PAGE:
5% of total global emissions come from the fashion industry.
About fashion’s environmental impact
33. Fact: Clothing and footwear production is responsible for 8% of global greenhouse gas emissions.
34. Fact: Three out of five fast fashion items end up in a landfill. In other words, we send one garbage truck full of clothes into a landfill or an incinerator every second.
35. Fact: 85% of the plastic pollution in oceans is attributed to the microfibres released from synthetic clothing.
36. Fact: Half a million tons of microfibres, which is the equivalent of 3 million barrels of oil, is now being dumped into the ocean every year.
37. Fact: 93 billion cubic metres of water, enough for 5 million people to survive, is used by the fashion industry every year.
39. Fact: Textile production is one of the most polluting industries, producing 1.2 billion tonnes of CO2 equivalent (CO2e) per year, which is more emissions than international flights and maritime shipping.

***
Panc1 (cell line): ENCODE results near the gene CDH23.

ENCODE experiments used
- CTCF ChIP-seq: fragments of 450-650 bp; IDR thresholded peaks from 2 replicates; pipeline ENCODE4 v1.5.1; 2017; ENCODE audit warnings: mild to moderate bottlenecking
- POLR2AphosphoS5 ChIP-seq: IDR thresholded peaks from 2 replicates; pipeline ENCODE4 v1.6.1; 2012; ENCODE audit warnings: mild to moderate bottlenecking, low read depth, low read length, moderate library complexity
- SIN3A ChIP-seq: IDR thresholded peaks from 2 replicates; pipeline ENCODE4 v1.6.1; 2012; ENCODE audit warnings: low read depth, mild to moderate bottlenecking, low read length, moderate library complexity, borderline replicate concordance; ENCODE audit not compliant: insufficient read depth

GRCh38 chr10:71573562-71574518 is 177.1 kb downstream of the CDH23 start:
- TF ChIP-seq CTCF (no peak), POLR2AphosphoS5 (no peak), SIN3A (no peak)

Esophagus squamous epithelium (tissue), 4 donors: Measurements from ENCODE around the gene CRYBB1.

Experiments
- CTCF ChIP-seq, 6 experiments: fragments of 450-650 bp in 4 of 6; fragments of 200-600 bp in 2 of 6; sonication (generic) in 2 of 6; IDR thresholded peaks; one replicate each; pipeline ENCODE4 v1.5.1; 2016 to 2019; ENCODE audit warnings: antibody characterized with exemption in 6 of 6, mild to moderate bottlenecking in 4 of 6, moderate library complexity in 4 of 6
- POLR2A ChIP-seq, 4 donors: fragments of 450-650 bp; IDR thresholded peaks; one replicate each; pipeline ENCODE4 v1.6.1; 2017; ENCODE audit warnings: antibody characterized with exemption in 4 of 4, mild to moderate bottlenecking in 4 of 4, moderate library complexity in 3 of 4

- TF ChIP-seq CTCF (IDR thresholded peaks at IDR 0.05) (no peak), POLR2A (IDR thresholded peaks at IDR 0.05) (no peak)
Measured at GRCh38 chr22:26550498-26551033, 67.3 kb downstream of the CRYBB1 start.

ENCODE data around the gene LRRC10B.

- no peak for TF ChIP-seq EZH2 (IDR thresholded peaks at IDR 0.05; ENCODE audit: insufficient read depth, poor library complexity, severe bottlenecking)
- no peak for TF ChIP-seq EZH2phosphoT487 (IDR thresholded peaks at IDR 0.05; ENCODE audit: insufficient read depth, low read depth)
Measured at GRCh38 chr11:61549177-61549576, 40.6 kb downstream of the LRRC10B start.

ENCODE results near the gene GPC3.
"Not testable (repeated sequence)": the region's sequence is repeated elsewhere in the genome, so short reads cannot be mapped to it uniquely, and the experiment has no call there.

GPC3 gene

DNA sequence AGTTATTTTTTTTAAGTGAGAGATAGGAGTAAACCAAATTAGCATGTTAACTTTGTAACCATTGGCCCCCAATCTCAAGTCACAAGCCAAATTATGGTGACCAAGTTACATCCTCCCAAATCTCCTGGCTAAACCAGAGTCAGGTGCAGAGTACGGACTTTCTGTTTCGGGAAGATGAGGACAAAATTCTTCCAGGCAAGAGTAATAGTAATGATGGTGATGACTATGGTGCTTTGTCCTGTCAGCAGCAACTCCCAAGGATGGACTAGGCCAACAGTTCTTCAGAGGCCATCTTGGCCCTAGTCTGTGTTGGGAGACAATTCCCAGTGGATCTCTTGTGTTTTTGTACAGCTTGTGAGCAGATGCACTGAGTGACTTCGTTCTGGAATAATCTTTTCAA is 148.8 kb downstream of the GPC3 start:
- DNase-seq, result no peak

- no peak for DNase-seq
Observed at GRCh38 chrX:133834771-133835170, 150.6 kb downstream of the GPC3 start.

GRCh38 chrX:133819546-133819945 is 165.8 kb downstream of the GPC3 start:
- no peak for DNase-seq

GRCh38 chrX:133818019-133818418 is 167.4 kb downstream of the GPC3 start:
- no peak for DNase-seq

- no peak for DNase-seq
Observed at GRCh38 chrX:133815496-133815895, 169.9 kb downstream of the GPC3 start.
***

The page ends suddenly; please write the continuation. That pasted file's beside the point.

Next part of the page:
40. Fact: It has been stated that around 5% of total global emissions come from the fashion industry. The fashion industry is also responsible for 8% of carbon emissions.
41. Fact: Washing, solvents, and dyes used in manufacturing are responsible for one-fifth of industrial water pollution.
42. Fact: Less than 1 per cent of clothes on the market are currently made using natural dyes. On the other hand, this practice is slowly starting to gain mass appeal.
Recycling is NOT the ultimate solution to fix fast fashion’s overproduction – circularity and closed-loop systems are.
About circularity and recycling
43. Fact: It has been estimated that less than 1% of the material used to produce clothing is recycled within the clothing industry.
45. Fact: Less than 11% of brands are implementing recycling strategies for their items.
46. Myth: Recycling facilities 100% recycles the clothing we send them. Only about 1% of textile waste is truly recycled. Moreover, these companies often downcycle these textiles into insulation for the automotive industry.